Laurie Watson: Right. Unless characteristic of sort of what we think of as a male sexual direction when it’s passive. I think that’s true. I think a lot of men feel those fantasies want those things because it’s being taken care of. It’s somebody tending to them, giving to them, which is such a natural fantasy. It’s a replication of our childhood. Somebody tending to us, and so men feel ashamed of that too. Am I saying too much? The woman’s part here?
George Faller: No, I’m just always going to just provide a little balance, right just so everybody feels represented.
Laurie Watson: Okay, good. Thank you.
George Faller: Especially in something as universal as shame. I mean every listener should be able to relate to this. I’ve never worked with a person who don’t have some shame and we’re just trying to see what you can do with that to redeem it, to find yourself with connection and empathy in places you’d normally get isolation and contempt.
Laurie Watson: So I think what I would ask her to do, our listener, is to first find it in her own mind what it is that she wants to do sexually, like write it down. I’m not saying you have to share it yet with your husband or your partner, but at least get it out, get it out on paper, look at it and begin to see kind of this is who I am sexually. This is what turns me on. I think more than anything in the world, becoming a good sexual partner is at least knowing what your turn-ons are. Whether you can share them in the beginning or not, at least owning them and saying, this is what turns me on. Try to sit with them without judgment.
Laurie Watson: Try to say, “Okay, this is the way my body’s wired. This is the way my mind goes. This is what I seem to respond to.” I would say that it’s the avoidance of that that creates low libido. I mean, I’m sure you’ve sat with women who say, “I don’t ever fantasize about sex. I don’t think about anything.” and it’s like, I just don’t believe that’s true after working for 20 years in sex therapy.
Laurie Watson: I believe that they do, but they shame themselves so quickly over the fantasy or the sexual thought that they just mute that and of course then their libido dies with it too.
George Faller: So if they can’t make that jump towards leaning into the fantasy, how do we reduce the shame? For me, so often-
Laurie Watson: Good question G.
George Faller: Well, you’ve got to bring compassion into those dark hiding places. So a lot of times what I would do, I remember I worked with a couple where the woman would talk about, not only did her dad tell her, “Stop laughing, you’re too loud” but whenever she’d get too emotional, he would tell her, “She’s a devil child.” So this kid, this lady learned to be very obedient and very perfectionistic and want to take, make everything right and then you can see the function of shame and whenever she is a little off target or somebody tells her she’s doing something wrong that shame comes on in a vengeance that says “You better do better job. What’s wrong with you?” So she works harder than anyone else I’ve ever met.
Laurie Watson: To not be the devil child.
George Faller: To not be the devil child. So as she starts to talk about this, her husband wanting to love her, telling her even if she gets it wrong, he’s still there but even that didn’t make a dent because she had to learn how to do herself a little bit differently because ultimately whenever she falls, even though she’s trying so hard, she’s trying to be there for her kids and her husband and her community. Yet anytime there is a stumble, she whacks herself like, what’s wrong with you? You should have known that you should have done this differently.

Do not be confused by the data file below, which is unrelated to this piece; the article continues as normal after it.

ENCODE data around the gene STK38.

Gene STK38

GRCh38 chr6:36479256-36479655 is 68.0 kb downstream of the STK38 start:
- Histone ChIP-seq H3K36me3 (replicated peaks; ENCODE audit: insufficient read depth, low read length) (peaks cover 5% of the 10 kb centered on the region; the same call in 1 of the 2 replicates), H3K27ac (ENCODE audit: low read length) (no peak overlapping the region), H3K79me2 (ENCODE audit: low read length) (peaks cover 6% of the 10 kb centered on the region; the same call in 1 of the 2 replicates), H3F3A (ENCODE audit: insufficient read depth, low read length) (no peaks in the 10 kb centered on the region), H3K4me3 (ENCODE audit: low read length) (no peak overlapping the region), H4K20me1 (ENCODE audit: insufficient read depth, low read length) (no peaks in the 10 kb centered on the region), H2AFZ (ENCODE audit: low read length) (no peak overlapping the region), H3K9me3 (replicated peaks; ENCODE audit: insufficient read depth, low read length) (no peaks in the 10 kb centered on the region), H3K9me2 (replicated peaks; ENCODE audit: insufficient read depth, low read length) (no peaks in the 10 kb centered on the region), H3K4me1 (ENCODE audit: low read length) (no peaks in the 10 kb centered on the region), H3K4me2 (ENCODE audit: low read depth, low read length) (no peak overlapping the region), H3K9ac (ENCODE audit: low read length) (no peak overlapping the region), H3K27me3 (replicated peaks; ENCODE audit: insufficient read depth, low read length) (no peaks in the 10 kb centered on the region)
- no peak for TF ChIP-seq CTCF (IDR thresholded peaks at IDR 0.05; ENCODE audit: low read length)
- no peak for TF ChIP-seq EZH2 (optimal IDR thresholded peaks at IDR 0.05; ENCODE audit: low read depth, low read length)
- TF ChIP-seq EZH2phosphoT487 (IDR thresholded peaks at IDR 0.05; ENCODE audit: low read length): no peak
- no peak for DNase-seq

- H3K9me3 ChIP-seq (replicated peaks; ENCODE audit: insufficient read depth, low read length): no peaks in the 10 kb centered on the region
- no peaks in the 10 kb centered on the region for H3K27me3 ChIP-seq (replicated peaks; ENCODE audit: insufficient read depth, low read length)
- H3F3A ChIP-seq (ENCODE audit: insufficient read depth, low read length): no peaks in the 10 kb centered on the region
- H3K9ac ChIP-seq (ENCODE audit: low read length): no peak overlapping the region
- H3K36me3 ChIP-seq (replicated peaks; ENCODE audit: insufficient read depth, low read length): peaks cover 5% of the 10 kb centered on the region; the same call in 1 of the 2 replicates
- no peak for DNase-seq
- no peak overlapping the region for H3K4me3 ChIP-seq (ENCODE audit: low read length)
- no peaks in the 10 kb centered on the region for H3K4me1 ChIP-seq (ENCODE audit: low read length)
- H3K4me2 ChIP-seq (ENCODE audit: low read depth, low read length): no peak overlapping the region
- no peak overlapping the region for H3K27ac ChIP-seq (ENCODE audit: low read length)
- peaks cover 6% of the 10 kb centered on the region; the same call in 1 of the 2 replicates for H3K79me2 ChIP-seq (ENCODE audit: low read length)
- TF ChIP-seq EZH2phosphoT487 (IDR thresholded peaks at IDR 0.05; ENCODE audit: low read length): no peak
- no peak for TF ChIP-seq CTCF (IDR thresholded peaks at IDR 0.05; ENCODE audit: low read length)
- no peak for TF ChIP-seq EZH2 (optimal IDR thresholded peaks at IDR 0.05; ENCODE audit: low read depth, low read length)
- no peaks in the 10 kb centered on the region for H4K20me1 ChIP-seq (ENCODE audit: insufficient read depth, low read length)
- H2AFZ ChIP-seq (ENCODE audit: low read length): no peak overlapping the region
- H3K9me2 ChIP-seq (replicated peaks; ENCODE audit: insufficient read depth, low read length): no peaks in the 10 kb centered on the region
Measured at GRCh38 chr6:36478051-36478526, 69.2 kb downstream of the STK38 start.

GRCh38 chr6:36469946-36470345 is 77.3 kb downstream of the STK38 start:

George Faller: So taking those live examples and trying to get her to talk to herself in a different way. I always used the image of that little girl because it’s easy to bring out that emotion. That little girl inside her just wants to be loved, that’s willing to sacrifice herself for others and she’s doing the best she can. She never hears, good job or thank you. All she hears is criticism and she keeps trying anyway.
George Faller: Look how resilient she is to get that lady to start seeing herself in a truer light and to actually go back and say, “I’m sorry. I’m sorry the way I treat myself is so harsh and so judgmental. I’m doing to me exactly what my dad did to me.”
Laurie Watson: Yeah. It’s to embrace the part that has been called this name and labeled something and to see that part differently again, through the eyes of compassion. Sometimes I have people do that, especially let’s say they’re a good parent. I know they’re a good parent and so I try to get them to use that part of themselves, the mother or the father that has compassion for their child to turn that back on themselves.
George Faller: For me, shame breeds fear. Fear then crushes our ability to do vulnerability, and if we can’t be vulnerable, then we can’t engage, which means we have to protect ourselves and we’re just stuck in that loop. So I love what our readers started a process of saying, no, I’m not going to accept that this is the best I have, which is just to hide these places in me.
Laurie Watson: She’s reaching out to say-
George Faller: She’s standing up for herself in a different way, and the more people respond to her standing up in a different way, the safer of the world becomes, the more the shame shrinks.
Laurie Watson: Thanks for listening to Foreplay Radio. For those of you who are listening today, we are also going to send out some free Uberlubes to those of you who sponsor us on our Patreon page, find a link on ForeplayRadiosextherapy.com or foreplayrst.com and we are so thankful for your support, and Foreplay family, I want you to know we had our highest download day ever thanks to you. Our downloads are just increasing by leaps and bounds. We are so grateful for your sharing. Thank you again. Definitely subscribe. That helps our rankings in iTunes, which is important for us.